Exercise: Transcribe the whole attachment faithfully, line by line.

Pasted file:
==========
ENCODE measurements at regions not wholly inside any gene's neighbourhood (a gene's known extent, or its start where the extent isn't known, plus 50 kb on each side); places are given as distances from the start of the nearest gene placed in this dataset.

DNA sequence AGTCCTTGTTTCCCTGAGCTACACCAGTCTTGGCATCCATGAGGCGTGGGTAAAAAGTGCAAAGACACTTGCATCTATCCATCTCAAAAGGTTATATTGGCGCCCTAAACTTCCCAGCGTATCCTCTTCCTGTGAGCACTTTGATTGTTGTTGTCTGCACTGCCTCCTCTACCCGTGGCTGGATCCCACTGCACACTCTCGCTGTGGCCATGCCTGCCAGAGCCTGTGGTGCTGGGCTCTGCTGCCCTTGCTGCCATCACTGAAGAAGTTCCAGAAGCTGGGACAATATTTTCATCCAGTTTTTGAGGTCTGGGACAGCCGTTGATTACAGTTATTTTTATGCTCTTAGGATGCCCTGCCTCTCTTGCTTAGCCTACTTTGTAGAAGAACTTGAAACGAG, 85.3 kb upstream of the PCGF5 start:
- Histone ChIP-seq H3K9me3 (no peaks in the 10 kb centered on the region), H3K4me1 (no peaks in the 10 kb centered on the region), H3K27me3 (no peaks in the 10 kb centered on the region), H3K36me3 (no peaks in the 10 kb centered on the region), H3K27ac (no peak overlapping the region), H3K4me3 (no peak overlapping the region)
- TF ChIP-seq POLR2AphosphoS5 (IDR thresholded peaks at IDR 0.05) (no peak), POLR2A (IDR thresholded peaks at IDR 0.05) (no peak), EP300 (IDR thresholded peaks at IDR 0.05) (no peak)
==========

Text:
ENCODE measurements at regions not wholly inside any gene's neighbourhood (a gene's known extent, or its start where the extent isn't known, plus 50 kb on each side); places are given as distances from the start of the nearest gene placed in this dataset.

DNA sequence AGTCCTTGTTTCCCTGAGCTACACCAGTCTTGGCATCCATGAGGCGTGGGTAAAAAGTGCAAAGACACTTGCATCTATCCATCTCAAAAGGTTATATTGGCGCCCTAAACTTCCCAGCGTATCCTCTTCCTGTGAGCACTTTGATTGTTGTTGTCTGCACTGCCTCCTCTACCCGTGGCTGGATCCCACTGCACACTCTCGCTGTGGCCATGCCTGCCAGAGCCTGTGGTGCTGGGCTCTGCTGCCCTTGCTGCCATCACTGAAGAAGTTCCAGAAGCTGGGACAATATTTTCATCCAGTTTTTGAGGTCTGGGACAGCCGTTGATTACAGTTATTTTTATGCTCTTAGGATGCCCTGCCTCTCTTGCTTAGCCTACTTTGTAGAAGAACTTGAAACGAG, 85.3 kb upstream of the PCGF5 start:
- Histone ChIP-seq H3K9me3 (no peaks in the 10 kb centered on the region), H3K4me1 (no peaks in the 10 kb centered on the region), H3K27me3 (no peaks in the 10 kb centered on the region), H3K36me3 (no peaks in the 10 kb centered on the region), H3K27ac (no peak overlapping the region), H3K4me3 (no peak overlapping the region)
- TF ChIP-seq POLR2AphosphoS5 (IDR thresholded peaks at IDR 0.05) (no peak), POLR2A (IDR thresholded peaks at IDR 0.05) (no peak), EP300 (IDR thresholded peaks at IDR 0.05) (no peak)